A breadboard enables you to prototype circuits quickly, without having to solder the connections. Figure C-1 shows an example of a breadboard.
Breadboards come in various sizes and configurations. The simplest kind is just a grid of holes in a plastic block. Inside are strips of metal that provide electrical connections between holes in the shorter rows. Pushing the legs of two different components into the same row joins them together electrically. A deep channel running down the middle indicates that there is a break in connections there, meaning you can push a chip in with the legs at either side of the channel without connecting them together.
Some breadboards have two strips of holes running along the long edges of the board that are separated from the main grid. These have strips running down the length of the board inside, and provide a way to connect a common voltage. They are usually in pairs for +5 volts and ground. These strips are referred to as rails and they enable you to connect power to many components or points in the board.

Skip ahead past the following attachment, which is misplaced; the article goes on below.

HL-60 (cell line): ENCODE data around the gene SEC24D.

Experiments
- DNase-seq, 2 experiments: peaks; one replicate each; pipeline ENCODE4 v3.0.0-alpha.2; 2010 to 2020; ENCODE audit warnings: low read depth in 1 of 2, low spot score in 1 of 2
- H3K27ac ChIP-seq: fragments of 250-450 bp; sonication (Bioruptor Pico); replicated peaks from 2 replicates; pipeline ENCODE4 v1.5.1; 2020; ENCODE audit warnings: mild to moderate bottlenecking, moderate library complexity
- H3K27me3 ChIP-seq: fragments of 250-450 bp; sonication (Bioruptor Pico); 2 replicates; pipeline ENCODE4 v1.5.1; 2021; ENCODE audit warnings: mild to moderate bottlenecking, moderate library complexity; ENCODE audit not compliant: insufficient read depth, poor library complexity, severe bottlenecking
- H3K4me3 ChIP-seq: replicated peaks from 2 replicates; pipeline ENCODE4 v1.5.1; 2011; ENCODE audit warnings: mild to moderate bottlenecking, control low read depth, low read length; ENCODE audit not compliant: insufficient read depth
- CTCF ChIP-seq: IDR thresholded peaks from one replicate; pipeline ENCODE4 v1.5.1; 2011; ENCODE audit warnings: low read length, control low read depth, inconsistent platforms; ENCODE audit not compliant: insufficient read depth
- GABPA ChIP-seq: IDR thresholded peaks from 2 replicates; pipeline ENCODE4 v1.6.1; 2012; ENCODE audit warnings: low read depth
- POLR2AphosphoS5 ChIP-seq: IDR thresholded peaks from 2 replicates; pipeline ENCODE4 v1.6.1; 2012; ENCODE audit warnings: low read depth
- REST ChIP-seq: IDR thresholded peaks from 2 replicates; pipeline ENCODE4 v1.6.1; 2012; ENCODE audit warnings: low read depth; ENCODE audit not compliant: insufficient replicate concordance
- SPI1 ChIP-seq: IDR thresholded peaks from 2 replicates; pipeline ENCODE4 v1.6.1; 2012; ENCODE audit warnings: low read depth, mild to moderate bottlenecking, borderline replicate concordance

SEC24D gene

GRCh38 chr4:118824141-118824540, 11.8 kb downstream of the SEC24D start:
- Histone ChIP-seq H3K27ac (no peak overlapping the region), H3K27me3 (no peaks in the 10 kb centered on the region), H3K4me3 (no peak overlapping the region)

While breadboards are great for prototyping, they have some limitations. Because the connections are push-fit and temporary, they are not as reliable as soldered connections. If you are having intermittent problems with a circuit, ...